Sunday 26 May 2019

Severe cash flow crisis saw CEO make €100,000 loan to Cricket Ireland

 

Warren Deutrom: ‘It was a very trying time, there’s no doubt about that . . . It was very stressful’
Warren Deutrom: ‘It was a very trying time, there’s no doubt about that . . . It was very stressful’

John Greene and Ger Siggins

A severe cash flow crisis prompted Cricket Ireland's chief executive to advance a short-term loan of €100,000 to the association last year.

Warren Deutrom, who has been CEO of Cricket Ireland since 2006, made the loan available to the association in October 2018 so that staff, and some creditors, could be paid. The loan was repaid on December 7 last.

At the time the loan was made, it is understood that Cricket Ireland was attempting to recoup almost $1m it was owed.

According to documents seen by the Sunday Independent, "the loan was properly documented in a loan agreement at the time". However, the board was not informed until recently, after details of John Delaney's controversial loan of €100,000 to the FAI became public.

Deutrom is one of the country's most highly regarded sports administrators and is also hugely respected internationally. There is no suggestion of any wrongdoing.

Details of the loan are recorded in Cricket Ireland's financial accounts, which will be presented to members at its annual general meeting in Co Louth next weekend.

A briefing note prepared ahead of a board meeting on April 10 sets out the details of the loan and paints a stark picture of the deterioration in the association's financial situation.

"It was a very trying time, there's no doubt about that," said Deutrom yesterday of the period when Cricket Ireland found itself in need of cash. "It was very stressful."

Cricket Ireland's chief financial officer Andrew May, who took up his position in early September, wrote an internal memo in early October that the organisation was "running the risk of serious reputational damage" as pressure mounted from some creditors.

In the note to board members, Bill Cunningham, the chair of Cricket Ireland's finance committee, says that while previous board meetings had discussed cash flow issues, "pressure on cash" became "acute" in "October and throughout November 2018". He cites delays in payment of money due from broadcast rights and "the reluctance by Bank of Ireland to finalise a loan facility in the absence of confirmation from ICC [the International Cricket Council] about future cash payments".

According to a source, Cricket Ireland was in contact with banks and the ICC "on a nearly daily basis" in September and the first half of October 2018. The ICC, however, could not provide written assurances to creditors or to banks on future funding levels until after its board meeting in late October, leaving Cricket Ireland in a catch-22 situation.

"What you try and do is you try and act as professionally and as rationally as you can," said Deutrom yesterday. "You try and leverage as many of your relationships as possible to ask people to whom you owe money to be understanding and to ask people who owe you money to pay you as quickly as possible, so that they too understand the gravity of the position. There's always a balance to be struck, you have to be careful not to portray any sense of panic because that sense of panic communicates itself to people within the game."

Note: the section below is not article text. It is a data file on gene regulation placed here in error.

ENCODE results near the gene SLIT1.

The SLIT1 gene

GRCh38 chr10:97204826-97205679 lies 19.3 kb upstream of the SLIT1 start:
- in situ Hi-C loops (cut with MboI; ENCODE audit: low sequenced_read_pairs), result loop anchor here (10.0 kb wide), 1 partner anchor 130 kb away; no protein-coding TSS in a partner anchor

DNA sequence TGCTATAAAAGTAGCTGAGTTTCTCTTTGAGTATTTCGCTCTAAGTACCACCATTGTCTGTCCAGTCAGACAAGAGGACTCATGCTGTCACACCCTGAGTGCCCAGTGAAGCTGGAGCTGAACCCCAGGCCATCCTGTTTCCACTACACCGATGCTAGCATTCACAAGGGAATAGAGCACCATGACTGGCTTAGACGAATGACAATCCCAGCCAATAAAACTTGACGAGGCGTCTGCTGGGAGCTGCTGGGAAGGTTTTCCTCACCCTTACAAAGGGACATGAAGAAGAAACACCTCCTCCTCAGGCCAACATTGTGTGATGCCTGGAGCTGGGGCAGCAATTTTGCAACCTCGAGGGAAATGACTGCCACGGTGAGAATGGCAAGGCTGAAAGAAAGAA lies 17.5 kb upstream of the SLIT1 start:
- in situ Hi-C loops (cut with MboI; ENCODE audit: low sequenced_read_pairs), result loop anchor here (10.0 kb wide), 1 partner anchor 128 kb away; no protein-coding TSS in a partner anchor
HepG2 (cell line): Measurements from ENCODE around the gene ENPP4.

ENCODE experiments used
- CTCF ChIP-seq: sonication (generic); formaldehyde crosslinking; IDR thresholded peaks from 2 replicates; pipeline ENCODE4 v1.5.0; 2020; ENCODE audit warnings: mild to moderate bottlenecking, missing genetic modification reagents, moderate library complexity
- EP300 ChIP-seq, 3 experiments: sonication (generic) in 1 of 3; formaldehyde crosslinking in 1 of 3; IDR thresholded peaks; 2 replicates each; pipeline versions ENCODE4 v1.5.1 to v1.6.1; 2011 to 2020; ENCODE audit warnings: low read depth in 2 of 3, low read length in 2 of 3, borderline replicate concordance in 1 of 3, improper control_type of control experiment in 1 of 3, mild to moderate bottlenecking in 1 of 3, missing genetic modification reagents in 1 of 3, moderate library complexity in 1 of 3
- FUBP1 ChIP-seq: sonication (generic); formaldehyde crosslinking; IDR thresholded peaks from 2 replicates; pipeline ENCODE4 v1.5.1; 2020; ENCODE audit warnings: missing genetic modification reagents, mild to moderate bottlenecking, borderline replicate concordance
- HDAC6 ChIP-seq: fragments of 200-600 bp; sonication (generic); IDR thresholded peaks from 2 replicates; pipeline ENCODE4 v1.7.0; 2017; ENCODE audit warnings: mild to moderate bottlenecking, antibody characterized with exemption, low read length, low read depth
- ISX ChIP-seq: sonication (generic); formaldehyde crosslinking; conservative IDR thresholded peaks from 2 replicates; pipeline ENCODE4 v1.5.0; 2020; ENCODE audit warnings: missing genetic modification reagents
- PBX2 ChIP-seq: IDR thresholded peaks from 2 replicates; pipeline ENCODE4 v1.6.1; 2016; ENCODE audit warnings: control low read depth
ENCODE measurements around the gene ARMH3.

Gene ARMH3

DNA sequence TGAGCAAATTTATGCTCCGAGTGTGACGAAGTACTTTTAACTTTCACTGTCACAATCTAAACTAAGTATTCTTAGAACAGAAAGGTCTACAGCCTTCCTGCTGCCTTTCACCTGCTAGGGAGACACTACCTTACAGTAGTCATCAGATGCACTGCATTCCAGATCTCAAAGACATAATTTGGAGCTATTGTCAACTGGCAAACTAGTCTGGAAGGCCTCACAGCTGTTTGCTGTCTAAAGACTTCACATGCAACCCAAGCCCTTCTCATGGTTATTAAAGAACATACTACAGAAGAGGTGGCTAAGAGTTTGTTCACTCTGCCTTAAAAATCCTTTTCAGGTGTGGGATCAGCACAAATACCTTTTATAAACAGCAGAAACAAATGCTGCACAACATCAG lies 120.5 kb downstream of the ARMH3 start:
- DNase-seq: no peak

Around that time, Deutrom also asked the senior management team to defer their salaries for a week to help alleviate the crisis, which, he says, "they were all very happy to do".

In his note to the board, Cunningham says that Deutrom offered a short-term loan of €100,000 "having exhausted all other potential sources of funds, including ICC, Sport Ireland and Bank of Ireland".

The loan was made on October 17, on the day Deutrom was preparing to travel to Singapore for that ICC meeting. Three days later, the ICC confirmed in writing that Cricket Ireland would receive $6m in January.

Before the loan was made, Deutrom had consulted with Ross McCollum, the chairman of the board, and Cunningham. John Treacy, the CEO of Sport Ireland, had also been informed of the state of Cricket Ireland's finances at that time.

Sport Ireland has advanced grants totalling almost €1.2m in the last two years to Cricket Ireland. Unlike the situation which pertained until recently in the FAI, the Cricket Ireland CEO did not sit on the board. Furthermore, Cricket Ireland did not breach any of its grant conditions with Sport Ireland, having notified them of their difficulties.

It's understood that Sport Ireland worked closely with Cricket Ireland during this time, and made overtures for emergency funding on their behalf. However, the Sunday Independent understands that Sport Ireland was not in favour of the loan being made, advising strongly against it.

Cricket Ireland then sought advice from Beauchamps Solicitors and established that it was, according to Cunningham, "legally permissible" for Deutrom to provide the loan, which was then properly documented in a formal agreement.

Deutrom raised the matter again last month with John Treacy, McCollum, Cunningham and with Anne Nolan, chair of Cricket Ireland's governance committee. In the briefing note, Cunningham says that this was done "following the disclosure of a loan made by John Delaney, the chief executive of the FAI, to that organisation and the negative publicity which this matter attracted".

Senior figures in Cricket Ireland feared parallels could be drawn between the two situations, even though it felt it had taken all the appropriate steps - especially in informing Sport Ireland and their legal advisors.